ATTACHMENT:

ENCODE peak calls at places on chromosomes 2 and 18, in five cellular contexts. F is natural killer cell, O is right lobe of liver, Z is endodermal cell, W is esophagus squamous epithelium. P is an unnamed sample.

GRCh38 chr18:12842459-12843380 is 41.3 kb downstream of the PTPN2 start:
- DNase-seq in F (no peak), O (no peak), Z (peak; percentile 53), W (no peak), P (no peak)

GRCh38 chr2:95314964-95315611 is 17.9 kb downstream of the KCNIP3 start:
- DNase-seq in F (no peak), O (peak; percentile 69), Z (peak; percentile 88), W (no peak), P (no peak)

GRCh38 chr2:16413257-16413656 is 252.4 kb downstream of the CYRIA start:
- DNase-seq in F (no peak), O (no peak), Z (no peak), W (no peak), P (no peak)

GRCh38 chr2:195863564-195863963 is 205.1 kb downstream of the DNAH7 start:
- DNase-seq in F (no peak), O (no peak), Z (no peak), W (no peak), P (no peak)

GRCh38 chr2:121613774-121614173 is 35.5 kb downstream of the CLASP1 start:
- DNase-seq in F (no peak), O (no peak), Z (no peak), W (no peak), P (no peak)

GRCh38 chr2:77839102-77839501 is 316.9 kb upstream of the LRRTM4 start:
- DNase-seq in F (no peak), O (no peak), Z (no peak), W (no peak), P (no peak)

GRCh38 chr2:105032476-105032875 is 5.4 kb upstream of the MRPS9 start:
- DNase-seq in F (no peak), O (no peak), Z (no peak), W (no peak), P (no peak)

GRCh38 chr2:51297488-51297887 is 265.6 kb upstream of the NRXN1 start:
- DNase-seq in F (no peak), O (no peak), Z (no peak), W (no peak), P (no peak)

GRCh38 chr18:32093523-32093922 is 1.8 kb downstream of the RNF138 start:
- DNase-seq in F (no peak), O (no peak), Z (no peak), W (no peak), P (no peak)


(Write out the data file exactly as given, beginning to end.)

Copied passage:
ENCODE peak calls at places on chromosomes 2 and 18, in five cellular contexts. F is natural killer cell, O is right lobe of liver, Z is endodermal cell, W is esophagus squamous epithelium. P is an unnamed sample.

GRCh38 chr18:12842459-12843380 is 41.3 kb downstream of the PTPN2 start:
- DNase-seq in F (no peak), O (no peak), Z (peak; percentile 53), W (no peak), P (no peak)

GRCh38 chr2:95314964-95315611 is 17.9 kb downstream of the KCNIP3 start:
- DNase-seq in F (no peak), O (peak; percentile 69), Z (peak; percentile 88), W (no peak), P (no peak)

GRCh38 chr2:16413257-16413656 is 252.4 kb downstream of the CYRIA start:
- DNase-seq in F (no peak), O (no peak), Z (no peak), W (no peak), P (no peak)

GRCh38 chr2:195863564-195863963 is 205.1 kb downstream of the DNAH7 start:
- DNase-seq in F (no peak), O (no peak), Z (no peak), W (no peak), P (no peak)

GRCh38 chr2:121613774-121614173 is 35.5 kb downstream of the CLASP1 start:
- DNase-seq in F (no peak), O (no peak), Z (no peak), W (no peak), P (no peak)

GRCh38 chr2:77839102-77839501 is 316.9 kb upstream of the LRRTM4 start:
- DNase-seq in F (no peak), O (no peak), Z (no peak), W (no peak), P (no peak)

GRCh38 chr2:105032476-105032875 is 5.4 kb upstream of the MRPS9 start:
- DNase-seq in F (no peak), O (no peak), Z (no peak), W (no peak), P (no peak)

GRCh38 chr2:51297488-51297887 is 265.6 kb upstream of the NRXN1 start:
- DNase-seq in F (no peak), O (no peak), Z (no peak), W (no peak), P (no peak)

GRCh38 chr18:32093523-32093922 is 1.8 kb downstream of the RNF138 start:
- DNase-seq in F (no peak), O (no peak), Z (no peak), W (no peak), P (no peak)